ALBERTA

Alberta Flooding 2013: Government Plan For Flood Recovery Targets Four Main Areas

07/18/2013 01:45 EDT | Updated 09/17/2013 05:12 EDT
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People gather in the Bowness neighbourhood looking down a water-filled street near the flooded Bow River in Calgary, Alberta, Canada June 22, 2013. Water levels have dropped slightly today. AFP PHOTO/DAVE BUSTON (Photo credit should read DAVE BUSTON/AFP/Getty Images)
CALGARY - Alberta's Opposition leader has rebuked the governing Tories for their "failure" to prevent widespread damage in recent flooding while offering her party's own remedies to reduce risks.

Danielle Smith's Wildrose party is making 22 recommendations to compensate current victims and to reduce damage in the future. One suggestion would allow the vast majority of residents and businesses affected by last month’s flooding to stay and rebuild.

Smith said the government could have prevented much of the damage wrought by high water in affected communities, but failed to act.

“The failure of the provincial government to heed repeated warnings and properly prepare for severe flooding has resulted in far more damage and hardship than was necessary,” she said Thursday at a news conference in a Calgary neighbourhood.

A Tory cabinet minister said officials who have been working on a flood mitigation plan in High River told him “there is nothing that they could have done that would have prevented the damage.”

Rick Fraser, associate minister of recovery and reconstruction of High River, acknowledged that work is ongoing to uncover what caused the major deluge that left many people homeless in last month’s flood.

“I think it’s pointless at this point, particularly when we’re trying to help people, to be laying blame,” he said in a telephone interview. “There will be lots of time for that further down the road when we understand everything.”

At the same time that the Wildrose released its recommendations for flood control, the government outlined its plan to support rebuilding efforts. It is leaving it up to municipal governments and First Nations to continue leading recovery efforts, while the province oversees and organizes the work.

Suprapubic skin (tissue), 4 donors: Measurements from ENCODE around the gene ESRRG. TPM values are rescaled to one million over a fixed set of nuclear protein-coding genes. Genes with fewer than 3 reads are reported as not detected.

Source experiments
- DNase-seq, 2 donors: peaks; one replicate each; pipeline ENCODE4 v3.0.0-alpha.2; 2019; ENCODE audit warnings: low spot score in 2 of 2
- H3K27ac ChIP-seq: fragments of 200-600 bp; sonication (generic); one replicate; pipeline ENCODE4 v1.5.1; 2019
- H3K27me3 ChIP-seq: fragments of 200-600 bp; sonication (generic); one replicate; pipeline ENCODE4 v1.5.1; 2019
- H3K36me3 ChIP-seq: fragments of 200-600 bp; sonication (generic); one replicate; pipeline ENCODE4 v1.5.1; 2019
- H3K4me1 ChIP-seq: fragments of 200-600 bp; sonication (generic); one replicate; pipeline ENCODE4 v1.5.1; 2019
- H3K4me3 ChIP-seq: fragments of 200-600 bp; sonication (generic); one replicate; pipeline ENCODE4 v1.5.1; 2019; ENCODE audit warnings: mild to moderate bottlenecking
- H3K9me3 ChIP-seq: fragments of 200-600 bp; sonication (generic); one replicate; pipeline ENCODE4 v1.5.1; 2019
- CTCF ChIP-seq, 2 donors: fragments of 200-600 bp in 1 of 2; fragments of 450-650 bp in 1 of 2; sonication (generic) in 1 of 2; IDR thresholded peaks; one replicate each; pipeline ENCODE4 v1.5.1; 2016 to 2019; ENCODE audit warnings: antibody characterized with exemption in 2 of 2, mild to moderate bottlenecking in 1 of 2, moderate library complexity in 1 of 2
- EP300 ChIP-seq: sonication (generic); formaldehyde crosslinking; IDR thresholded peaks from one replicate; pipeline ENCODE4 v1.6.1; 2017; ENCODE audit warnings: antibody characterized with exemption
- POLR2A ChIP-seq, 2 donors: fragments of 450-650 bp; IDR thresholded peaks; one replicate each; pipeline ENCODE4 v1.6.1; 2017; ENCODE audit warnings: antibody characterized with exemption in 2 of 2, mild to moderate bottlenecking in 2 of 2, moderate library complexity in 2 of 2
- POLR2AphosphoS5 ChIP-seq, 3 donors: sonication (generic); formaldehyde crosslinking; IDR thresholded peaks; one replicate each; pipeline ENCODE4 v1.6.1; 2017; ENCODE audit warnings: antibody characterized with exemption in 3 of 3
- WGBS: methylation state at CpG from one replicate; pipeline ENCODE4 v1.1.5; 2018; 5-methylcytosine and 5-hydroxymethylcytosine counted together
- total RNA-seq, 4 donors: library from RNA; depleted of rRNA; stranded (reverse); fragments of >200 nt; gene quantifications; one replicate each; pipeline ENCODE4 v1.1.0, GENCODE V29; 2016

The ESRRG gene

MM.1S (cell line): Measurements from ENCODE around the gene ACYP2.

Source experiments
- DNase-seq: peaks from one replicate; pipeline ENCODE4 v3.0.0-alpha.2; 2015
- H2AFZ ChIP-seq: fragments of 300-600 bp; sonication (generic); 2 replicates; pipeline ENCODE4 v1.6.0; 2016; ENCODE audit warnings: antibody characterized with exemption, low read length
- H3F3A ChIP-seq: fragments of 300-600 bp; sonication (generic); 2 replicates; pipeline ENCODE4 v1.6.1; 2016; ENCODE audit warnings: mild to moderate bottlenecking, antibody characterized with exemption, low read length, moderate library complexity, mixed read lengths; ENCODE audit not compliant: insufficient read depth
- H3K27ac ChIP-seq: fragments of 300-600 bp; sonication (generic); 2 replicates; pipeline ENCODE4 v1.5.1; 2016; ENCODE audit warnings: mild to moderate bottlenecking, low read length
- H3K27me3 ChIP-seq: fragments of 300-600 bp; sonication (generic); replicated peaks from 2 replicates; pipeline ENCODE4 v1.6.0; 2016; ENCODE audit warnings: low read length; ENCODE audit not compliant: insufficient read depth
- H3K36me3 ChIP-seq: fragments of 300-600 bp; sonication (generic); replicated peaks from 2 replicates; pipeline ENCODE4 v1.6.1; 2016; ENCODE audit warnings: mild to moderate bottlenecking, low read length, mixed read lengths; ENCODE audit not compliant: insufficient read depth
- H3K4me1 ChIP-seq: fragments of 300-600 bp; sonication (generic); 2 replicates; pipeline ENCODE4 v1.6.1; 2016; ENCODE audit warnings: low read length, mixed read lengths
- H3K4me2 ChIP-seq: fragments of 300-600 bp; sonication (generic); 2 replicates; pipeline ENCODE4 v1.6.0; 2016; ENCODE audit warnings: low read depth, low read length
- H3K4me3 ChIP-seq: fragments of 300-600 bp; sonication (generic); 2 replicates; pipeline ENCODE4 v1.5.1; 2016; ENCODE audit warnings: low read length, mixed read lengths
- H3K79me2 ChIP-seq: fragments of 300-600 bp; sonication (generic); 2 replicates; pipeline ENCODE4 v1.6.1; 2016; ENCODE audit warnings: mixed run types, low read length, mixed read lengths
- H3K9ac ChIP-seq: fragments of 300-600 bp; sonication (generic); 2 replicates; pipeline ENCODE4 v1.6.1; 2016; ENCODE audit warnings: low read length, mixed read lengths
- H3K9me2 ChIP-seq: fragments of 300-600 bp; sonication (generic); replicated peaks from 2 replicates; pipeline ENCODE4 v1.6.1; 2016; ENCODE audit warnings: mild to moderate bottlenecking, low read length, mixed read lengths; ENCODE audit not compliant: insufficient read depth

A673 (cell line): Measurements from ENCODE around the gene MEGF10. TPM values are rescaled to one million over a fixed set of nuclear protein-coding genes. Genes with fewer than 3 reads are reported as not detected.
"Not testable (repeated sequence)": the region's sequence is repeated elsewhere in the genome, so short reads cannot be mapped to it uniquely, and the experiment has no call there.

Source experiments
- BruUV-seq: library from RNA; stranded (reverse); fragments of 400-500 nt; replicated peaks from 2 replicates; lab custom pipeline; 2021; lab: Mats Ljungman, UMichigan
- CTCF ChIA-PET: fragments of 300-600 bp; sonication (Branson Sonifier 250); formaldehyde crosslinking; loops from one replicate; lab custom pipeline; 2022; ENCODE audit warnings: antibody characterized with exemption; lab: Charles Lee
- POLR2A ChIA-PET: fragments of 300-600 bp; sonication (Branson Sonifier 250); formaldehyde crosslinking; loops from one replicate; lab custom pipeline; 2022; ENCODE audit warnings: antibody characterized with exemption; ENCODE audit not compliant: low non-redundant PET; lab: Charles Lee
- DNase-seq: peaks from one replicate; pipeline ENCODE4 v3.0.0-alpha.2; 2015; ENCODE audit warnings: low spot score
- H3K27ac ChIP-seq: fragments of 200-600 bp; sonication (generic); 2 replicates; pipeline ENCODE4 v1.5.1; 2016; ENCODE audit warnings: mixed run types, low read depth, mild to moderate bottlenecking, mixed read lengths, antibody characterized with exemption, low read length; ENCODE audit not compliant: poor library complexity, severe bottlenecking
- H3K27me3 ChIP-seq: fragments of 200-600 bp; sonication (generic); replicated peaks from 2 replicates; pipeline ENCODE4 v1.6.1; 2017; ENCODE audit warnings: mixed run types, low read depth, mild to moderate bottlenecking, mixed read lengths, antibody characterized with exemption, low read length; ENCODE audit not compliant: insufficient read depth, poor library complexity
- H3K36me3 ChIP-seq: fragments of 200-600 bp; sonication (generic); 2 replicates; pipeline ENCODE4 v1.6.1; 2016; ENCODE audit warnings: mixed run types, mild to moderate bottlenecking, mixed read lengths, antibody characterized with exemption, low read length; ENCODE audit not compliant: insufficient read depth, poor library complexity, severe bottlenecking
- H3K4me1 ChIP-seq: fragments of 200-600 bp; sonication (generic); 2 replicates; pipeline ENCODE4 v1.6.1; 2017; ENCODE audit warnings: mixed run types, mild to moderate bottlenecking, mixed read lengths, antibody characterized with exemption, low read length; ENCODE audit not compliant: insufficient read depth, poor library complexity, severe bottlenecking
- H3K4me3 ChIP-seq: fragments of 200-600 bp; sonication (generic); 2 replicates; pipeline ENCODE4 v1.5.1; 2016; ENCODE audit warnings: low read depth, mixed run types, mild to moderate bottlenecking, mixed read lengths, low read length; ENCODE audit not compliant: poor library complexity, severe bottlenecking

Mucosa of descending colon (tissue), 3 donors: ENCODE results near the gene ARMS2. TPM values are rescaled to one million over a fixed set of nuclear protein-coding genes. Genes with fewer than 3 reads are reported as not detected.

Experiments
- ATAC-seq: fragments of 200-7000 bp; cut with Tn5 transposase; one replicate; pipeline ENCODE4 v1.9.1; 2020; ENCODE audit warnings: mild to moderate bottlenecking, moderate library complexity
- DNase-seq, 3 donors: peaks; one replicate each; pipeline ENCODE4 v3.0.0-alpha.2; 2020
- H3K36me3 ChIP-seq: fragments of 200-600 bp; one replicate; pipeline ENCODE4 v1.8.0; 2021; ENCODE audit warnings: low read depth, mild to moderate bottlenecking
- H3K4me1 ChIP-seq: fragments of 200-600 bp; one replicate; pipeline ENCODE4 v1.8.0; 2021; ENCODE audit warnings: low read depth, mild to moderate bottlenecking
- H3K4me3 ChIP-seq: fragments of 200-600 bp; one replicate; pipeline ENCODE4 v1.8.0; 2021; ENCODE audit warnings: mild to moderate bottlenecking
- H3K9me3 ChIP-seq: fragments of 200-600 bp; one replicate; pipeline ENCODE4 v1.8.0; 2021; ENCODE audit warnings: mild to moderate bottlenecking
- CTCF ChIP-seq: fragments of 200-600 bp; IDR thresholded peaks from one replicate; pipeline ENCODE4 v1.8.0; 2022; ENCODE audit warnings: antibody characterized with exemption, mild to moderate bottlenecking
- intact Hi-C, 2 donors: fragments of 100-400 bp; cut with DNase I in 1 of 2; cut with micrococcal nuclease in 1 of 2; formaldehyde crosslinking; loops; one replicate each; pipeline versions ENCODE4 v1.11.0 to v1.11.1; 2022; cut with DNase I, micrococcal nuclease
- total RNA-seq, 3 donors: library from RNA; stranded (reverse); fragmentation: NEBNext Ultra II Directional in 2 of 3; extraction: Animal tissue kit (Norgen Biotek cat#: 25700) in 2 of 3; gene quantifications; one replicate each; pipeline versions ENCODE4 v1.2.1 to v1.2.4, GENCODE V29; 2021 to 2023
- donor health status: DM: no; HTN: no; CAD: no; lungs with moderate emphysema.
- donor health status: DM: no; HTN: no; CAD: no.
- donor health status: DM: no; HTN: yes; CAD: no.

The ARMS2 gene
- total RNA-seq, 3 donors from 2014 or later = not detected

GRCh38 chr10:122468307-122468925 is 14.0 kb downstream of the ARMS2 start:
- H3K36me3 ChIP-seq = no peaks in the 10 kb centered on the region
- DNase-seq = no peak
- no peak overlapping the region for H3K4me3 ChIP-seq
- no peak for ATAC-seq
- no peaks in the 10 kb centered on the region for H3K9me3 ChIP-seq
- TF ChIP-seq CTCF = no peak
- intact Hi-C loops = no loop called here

Regional co-ordinators in each of the affected communities are to address four key recovery aspects. The goals include supporting flood victims, nurturing economic growth, restoring infrastructure and re-establishing and protecting the environment.

The recovery framework is intended as a guide for intermediate and long-term efforts.

Smith said the province should have acted sooner. She said the Progressive Conservatives didn't implement much of a 2006 flood report, which recommended that the government designate flood-prone areas and notify property buyers about the risks. She also said the government allowed extensive development in known floodplains without reducing the risks.

Fraser disputed Smith’s claims, saying the provincial government has implemented many of the report’s recommendations and will continue to make improvements.

“We’re willing to listen to anybody who has suggestions,” he said. “The one thing that I would say that’s maybe a little bit disappointing — High River and many of these places are still under local states of emergency and we’re already talking about a report when there is still work on the ground that needs to be done.”

Smith also said a top priority to minimize future damage should be an independent engineering study that would identify where ditches, culverts, berms and spillways could be used to guide high waters to areas where they would do the least damage. Such measures could reduce the number of people who would have to relocate to safer areas now, the Opposition leader suggested.

The government has already said it will introduce legislation this fall that would ban new development in floodplains. It has said it will provide assistance this time to those who choose to rebuild in the riskiest areas, but will not provide any compensation for future flood damage in those zones.

It would continue to provide relief to residents and businesses in the so-called flood fringe, where the risks are lower, but only if municipalities took steps to mitigate risks.

Smith said the onus should be on the provincial government to mitigate the risks.

“We think it’s premature to be asking homeowners to move and relocate out of areas before the government does its basic job,” she said. “(Building) flood mitigation infrastructure is a basic job of government. It’s something they should have done years ago, decades ago, and they failed to do it.”

Another big difference between the two plans is that the Wildrose party would not provide any assistance to homeowners who want to rebuild now in the most high-risk areas, but would extend relief to those who want to relocate.

“It is very difficult to justify government paying for the rebuilding of homes and businesses in dangerous locations that cannot be protected with improved flood mitigation infrastructure,” said Wildrose house leader Rob Anderson.

The Opposition also said it would cap the amount of funding it would provide to residents and business owners rebuilding after a flood. Anderson would not disclose a dollar figure, but said the compensation program would pay for the reconstruction of an average-priced home.

Municipal Affairs Minister Doug Griffiths' office did not respond to requests for comment.

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